Despite the fact that Honda is boasting an all-new body and chassis design, you’re not going to see a whole lot of significant change on the outside. The car has been reworked to some extent, but it’s more in line with what you might see on a facelift as opposed to a generational redesign. There are some fresh goodies to talk about inside, and there is that new, turbocharged engine that promises the best fuel economy in the compact SUV class. So, without spilling the beans too much here, let’s dive on in and take a good look at the 2017 Honda CR-V.
Update 10-17-2017: Honda has announced pricing for the 2018 CRV and while there is nothing new, prices increase just a bit across the line. Check out the prices section below to see what you’ll pay for a new 2018 CR-V
Continue reading to learn more about the 2017 Honda CR-V.
2017 Honda CR-V vs 2017 Mazda CX-5
It’s no secret the compact crossover segment has exploded in popularity over the last several years. Nearly every automaker sells some form of vehicle in this class, including the Ford Escape, Hyundai Tucson, Jeep Cherokee, Kia Sportage, Toyota RAV4, and Subaru Forester. But it’s the Honda CR-V and Mazda CX-5 that have attracted the most attention in the recent months. Both enter the 2017 model year with heavy changes and big improvements. The two aren’t the only new contenders in the compact crossover class, but they sure stand out.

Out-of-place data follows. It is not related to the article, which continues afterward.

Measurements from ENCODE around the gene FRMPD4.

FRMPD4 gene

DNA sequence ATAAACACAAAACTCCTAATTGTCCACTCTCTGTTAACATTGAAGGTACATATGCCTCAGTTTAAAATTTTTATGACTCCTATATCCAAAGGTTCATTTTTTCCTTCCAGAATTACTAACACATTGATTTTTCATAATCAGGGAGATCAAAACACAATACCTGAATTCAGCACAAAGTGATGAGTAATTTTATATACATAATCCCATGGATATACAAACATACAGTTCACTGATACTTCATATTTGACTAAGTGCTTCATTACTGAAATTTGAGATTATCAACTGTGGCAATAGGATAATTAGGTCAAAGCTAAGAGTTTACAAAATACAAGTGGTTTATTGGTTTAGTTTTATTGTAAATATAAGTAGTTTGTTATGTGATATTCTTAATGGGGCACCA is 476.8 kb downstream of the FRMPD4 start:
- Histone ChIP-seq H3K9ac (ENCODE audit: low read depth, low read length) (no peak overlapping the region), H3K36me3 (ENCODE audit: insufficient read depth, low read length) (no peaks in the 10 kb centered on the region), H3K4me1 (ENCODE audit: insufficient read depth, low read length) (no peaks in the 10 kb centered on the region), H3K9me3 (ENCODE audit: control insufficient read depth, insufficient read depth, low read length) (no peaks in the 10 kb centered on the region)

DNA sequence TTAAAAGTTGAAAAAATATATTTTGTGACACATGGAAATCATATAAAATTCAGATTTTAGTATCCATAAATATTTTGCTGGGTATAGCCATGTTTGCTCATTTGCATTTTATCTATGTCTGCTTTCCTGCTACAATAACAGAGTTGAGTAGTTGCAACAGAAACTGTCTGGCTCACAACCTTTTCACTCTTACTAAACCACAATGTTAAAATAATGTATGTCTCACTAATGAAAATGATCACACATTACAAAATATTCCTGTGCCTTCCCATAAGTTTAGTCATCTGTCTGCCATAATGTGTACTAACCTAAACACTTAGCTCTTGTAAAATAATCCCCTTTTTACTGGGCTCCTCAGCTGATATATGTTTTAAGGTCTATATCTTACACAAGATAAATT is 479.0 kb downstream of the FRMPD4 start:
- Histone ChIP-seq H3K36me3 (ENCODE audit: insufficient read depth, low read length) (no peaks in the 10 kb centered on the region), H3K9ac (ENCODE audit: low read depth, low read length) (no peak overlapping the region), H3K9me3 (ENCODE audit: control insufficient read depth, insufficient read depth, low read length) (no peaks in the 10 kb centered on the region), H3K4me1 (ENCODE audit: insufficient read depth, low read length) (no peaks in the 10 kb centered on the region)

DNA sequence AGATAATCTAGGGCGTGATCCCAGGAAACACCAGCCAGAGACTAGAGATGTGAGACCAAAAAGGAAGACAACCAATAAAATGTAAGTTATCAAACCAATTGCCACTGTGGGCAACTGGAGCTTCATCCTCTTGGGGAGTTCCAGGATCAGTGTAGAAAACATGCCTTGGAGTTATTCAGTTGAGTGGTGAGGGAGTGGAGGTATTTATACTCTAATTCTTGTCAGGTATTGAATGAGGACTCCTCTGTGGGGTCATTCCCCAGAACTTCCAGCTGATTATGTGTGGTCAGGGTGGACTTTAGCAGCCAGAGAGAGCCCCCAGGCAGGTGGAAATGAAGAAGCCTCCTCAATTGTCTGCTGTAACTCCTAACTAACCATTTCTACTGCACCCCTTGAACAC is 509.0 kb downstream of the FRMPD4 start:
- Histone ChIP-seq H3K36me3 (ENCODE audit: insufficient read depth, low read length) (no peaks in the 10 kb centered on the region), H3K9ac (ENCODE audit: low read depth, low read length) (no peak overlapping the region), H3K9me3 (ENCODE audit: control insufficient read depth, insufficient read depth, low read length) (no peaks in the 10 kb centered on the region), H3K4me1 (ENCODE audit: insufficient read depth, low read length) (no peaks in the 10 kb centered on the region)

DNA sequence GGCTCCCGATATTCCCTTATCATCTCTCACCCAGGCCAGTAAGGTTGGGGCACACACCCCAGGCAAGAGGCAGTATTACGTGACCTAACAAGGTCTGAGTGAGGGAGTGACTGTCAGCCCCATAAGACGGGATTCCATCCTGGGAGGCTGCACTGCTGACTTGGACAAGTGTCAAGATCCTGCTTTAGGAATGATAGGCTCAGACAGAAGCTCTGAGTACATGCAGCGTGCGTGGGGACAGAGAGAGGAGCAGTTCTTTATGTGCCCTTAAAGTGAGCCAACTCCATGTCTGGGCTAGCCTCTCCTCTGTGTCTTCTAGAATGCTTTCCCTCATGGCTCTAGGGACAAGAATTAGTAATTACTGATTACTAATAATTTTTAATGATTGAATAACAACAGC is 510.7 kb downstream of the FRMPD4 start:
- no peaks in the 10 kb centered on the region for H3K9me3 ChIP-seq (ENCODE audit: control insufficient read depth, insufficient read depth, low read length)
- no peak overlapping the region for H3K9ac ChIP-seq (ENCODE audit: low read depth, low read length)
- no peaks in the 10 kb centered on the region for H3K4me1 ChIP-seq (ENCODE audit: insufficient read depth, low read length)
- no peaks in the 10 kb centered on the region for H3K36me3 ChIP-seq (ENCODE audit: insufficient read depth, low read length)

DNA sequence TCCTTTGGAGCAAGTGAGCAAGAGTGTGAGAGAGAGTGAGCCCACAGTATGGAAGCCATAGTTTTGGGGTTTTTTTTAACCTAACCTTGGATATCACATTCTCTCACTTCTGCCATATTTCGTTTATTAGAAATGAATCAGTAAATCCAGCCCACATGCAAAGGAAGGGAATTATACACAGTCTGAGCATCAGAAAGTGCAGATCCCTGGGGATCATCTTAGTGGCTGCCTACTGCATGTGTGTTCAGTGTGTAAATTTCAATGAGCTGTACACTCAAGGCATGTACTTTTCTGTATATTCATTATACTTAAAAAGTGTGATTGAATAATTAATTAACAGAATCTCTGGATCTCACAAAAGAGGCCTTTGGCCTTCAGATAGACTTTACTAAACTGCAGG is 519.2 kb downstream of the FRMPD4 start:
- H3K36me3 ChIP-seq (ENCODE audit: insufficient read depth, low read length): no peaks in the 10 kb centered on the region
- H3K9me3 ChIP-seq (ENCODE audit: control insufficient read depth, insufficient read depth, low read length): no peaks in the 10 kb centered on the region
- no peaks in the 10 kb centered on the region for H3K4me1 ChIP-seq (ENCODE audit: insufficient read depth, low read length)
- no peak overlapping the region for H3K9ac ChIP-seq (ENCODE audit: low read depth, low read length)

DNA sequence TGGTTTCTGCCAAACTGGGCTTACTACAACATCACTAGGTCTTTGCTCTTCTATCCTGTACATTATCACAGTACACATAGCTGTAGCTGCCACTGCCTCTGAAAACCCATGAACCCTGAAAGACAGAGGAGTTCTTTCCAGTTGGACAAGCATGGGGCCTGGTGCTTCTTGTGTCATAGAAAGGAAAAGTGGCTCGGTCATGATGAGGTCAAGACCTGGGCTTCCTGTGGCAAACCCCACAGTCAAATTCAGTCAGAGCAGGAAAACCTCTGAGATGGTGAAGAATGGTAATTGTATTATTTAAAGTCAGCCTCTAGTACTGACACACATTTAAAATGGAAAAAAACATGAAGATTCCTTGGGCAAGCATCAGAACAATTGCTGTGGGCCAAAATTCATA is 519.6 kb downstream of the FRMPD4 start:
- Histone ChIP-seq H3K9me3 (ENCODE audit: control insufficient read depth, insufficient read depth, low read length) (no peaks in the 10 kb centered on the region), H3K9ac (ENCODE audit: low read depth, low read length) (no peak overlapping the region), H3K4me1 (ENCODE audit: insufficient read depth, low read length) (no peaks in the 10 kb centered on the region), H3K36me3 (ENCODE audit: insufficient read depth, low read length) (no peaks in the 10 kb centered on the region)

That’s why we’ve chosen to take a close look at the CR-V and CX-5 as they compare to each other. From exterior aesthetics and interior features, to drivetrain options and trim level pricing – everything is detained below.
Of course, we’ll have to save driving impressions until we can get behind the wheel of each, so consider this a more objective run-down of features rather than a subjective comparison of in-person impressions.
Continue reading for the full comparison.
First Impressions: 2017 Honda Ridgeline
It’s easy to give Honda grief over the Ridgeline. “It’s not a real truck,” scoffers say. “You can’t tow with it or go off-road,” are common gripes. Well, thanks to the 2016 Truck Rodeo put on by the Texas Auto Writers Association, I had my first in-person encounter and drive experience with the Ridgeline. I can tell you the Ridgeline is very real – I touched it and drove it. It’s also not bad at tackling moderate off-road trails and it’s rated to tow up to 5,000 pounds.